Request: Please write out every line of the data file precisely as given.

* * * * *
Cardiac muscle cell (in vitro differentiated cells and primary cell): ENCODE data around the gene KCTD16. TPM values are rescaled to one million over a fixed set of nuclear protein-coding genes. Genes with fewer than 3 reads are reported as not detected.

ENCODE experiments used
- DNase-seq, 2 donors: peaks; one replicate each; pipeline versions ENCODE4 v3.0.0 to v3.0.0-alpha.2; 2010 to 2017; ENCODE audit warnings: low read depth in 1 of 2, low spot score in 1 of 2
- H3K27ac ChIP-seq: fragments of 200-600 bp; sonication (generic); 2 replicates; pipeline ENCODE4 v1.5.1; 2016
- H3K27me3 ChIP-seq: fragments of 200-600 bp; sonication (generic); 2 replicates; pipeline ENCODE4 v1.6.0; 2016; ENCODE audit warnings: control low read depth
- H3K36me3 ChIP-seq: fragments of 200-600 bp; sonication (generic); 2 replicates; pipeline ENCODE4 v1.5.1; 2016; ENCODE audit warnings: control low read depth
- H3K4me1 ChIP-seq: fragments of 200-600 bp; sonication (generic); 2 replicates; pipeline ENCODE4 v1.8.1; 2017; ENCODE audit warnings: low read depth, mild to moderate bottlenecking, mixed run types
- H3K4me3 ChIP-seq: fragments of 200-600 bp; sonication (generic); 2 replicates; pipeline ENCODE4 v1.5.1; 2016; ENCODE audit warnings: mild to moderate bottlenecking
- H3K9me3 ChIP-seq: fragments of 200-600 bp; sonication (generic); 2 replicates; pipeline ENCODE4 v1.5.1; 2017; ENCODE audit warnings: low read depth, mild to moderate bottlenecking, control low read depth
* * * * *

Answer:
Cardiac muscle cell (in vitro differentiated cells and primary cell): ENCODE data around the gene KCTD16. TPM values are rescaled to one million over a fixed set of nuclear protein-coding genes. Genes with fewer than 3 reads are reported as not detected.

ENCODE experiments used
- DNase-seq, 2 donors: peaks; one replicate each; pipeline versions ENCODE4 v3.0.0 to v3.0.0-alpha.2; 2010 to 2017; ENCODE audit warnings: low read depth in 1 of 2, low spot score in 1 of 2
- H3K27ac ChIP-seq: fragments of 200-600 bp; sonication (generic); 2 replicates; pipeline ENCODE4 v1.5.1; 2016
- H3K27me3 ChIP-seq: fragments of 200-600 bp; sonication (generic); 2 replicates; pipeline ENCODE4 v1.6.0; 2016; ENCODE audit warnings: control low read depth
- H3K36me3 ChIP-seq: fragments of 200-600 bp; sonication (generic); 2 replicates; pipeline ENCODE4 v1.5.1; 2016; ENCODE audit warnings: control low read depth
- H3K4me1 ChIP-seq: fragments of 200-600 bp; sonication (generic); 2 replicates; pipeline ENCODE4 v1.8.1; 2017; ENCODE audit warnings: low read depth, mild to moderate bottlenecking, mixed run types
- H3K4me3 ChIP-seq: fragments of 200-600 bp; sonication (generic); 2 replicates; pipeline ENCODE4 v1.5.1; 2016; ENCODE audit warnings: mild to moderate bottlenecking
- H3K9me3 ChIP-seq: fragments of 200-600 bp; sonication (generic); 2 replicates; pipeline ENCODE4 v1.5.1; 2017; ENCODE audit warnings: low read depth, mild to moderate bottlenecking, control low read depth